Shabbat--the Jewish Sabbath-- is a 25-hour period of rest lasting from just before sunset on Friday evening until nightfall on Saturday. The idea is to take a break from ordinary life, and focus on family, community, and spiritual growth. The main sections of a Shabbat Dinner include lighting the candles, making Kiddush with wine, and eating Challah.

High Holidays

The High Holidays are split into two parts. Rosh Hashanah, the Jewish New Year, is a holiday of multiple layers. On the one hand, it is a celebratory day, appreciating another year of life together with those around us. On the flip side, we sound the shofar which embodies notions of prayer and repentance. Yom Kippur, the second of the High Holidays, is a day of singular focus: self-improvement. Over the course of the day we reflect on the previous year and look forward to the year to come. Everything culminates with all congregants joining together for a break fast meal.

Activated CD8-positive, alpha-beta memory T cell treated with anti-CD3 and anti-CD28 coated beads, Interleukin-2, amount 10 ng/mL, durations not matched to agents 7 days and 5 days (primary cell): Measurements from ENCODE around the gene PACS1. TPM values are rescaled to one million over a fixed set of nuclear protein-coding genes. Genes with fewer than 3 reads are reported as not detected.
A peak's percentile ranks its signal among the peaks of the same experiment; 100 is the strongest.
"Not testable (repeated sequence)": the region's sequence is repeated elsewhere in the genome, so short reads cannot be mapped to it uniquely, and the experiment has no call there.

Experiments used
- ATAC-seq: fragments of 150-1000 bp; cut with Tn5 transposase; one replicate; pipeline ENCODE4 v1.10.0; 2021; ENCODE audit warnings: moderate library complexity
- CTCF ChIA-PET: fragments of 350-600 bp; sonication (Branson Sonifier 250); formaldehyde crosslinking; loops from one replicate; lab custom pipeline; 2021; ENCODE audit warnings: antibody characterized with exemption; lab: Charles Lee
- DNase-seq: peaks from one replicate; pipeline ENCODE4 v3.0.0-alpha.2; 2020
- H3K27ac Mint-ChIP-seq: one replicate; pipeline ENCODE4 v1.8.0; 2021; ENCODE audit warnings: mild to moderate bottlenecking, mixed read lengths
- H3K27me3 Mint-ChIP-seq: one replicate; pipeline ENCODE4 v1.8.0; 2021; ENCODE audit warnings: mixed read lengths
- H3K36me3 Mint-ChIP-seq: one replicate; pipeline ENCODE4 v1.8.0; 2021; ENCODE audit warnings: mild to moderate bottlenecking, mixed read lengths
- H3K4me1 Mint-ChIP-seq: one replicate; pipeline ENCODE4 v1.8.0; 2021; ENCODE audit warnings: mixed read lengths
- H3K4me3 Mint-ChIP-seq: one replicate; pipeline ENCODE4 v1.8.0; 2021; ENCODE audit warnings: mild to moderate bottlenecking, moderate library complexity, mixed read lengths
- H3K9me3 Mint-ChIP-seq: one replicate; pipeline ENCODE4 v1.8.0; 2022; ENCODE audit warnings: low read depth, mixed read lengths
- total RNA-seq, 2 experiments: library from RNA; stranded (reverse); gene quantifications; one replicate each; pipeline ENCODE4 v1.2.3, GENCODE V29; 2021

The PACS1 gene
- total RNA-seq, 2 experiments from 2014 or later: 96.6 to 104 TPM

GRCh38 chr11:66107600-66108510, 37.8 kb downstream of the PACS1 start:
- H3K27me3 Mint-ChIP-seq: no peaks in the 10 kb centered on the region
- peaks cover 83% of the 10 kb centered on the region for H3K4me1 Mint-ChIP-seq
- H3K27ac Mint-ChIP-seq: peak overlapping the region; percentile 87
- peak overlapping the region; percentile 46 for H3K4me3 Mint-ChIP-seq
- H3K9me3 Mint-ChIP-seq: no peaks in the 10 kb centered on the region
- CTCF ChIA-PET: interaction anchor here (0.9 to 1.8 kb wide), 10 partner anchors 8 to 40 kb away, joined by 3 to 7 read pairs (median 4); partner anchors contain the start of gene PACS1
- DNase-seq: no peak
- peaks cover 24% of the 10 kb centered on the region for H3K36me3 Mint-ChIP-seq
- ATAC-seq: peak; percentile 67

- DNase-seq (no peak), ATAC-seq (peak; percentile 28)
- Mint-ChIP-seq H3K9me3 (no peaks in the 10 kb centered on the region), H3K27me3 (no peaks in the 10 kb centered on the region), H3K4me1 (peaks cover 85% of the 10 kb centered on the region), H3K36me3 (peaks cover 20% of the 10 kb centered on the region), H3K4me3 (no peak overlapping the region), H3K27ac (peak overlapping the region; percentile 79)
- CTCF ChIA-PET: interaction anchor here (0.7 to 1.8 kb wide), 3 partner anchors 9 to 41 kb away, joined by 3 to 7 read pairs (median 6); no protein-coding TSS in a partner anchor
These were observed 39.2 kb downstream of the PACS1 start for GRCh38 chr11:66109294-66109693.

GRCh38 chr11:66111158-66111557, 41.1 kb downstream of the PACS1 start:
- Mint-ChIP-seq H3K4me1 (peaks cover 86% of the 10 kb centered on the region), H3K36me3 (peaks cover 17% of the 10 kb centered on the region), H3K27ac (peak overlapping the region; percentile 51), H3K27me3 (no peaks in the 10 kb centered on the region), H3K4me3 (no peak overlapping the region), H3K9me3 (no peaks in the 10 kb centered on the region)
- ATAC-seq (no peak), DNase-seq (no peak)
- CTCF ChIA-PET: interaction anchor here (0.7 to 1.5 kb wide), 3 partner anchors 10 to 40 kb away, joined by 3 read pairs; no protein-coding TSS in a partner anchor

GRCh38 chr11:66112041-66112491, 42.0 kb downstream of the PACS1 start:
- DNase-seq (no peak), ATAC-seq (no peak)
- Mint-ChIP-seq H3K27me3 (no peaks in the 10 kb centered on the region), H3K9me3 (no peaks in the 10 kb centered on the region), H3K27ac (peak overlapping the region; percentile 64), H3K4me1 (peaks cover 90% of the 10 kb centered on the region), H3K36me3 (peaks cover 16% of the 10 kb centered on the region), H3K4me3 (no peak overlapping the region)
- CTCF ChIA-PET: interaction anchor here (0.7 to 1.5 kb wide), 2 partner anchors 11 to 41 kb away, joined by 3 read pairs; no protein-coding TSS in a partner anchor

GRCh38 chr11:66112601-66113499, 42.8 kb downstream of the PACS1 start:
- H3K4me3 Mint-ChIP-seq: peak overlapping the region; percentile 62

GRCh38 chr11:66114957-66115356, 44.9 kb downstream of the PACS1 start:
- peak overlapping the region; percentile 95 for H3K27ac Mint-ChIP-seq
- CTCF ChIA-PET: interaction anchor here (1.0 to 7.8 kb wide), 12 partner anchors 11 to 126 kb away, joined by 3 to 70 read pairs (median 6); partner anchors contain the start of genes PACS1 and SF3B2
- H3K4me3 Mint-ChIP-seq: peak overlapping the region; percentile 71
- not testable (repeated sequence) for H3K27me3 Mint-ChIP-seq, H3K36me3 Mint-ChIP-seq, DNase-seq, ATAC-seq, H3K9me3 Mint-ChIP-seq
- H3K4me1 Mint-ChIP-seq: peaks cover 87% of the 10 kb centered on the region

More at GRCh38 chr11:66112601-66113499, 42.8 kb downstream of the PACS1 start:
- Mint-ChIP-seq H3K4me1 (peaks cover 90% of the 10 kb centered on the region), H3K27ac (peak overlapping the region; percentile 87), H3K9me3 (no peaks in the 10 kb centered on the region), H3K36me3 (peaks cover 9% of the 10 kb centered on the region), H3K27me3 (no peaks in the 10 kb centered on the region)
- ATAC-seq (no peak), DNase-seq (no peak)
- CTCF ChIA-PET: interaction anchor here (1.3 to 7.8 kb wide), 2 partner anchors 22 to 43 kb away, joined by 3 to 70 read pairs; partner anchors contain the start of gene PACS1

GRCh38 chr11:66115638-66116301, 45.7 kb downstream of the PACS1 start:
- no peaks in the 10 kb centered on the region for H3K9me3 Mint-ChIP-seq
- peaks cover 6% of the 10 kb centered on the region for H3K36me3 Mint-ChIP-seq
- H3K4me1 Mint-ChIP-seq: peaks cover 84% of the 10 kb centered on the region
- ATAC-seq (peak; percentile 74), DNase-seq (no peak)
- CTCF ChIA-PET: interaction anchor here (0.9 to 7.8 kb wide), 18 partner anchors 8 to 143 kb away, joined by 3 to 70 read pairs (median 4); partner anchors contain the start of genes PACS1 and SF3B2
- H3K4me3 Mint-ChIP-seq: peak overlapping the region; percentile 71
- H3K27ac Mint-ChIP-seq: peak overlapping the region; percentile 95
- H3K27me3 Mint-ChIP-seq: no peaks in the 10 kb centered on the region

Beginning five days after Yom Kippur, Sukkot is named after the booths or huts (sukkot in Hebrew) in which Jews are supposed to dwell during this week-long celebration. According to rabbinic tradition, these flimsy sukkot represent the huts in which the Israelites dwelt during their forty years of wandering in the desert after escaping from slavery in Egypt. The festival of Sukkot is one of the three great pilgrimage festivals of the Jewish year.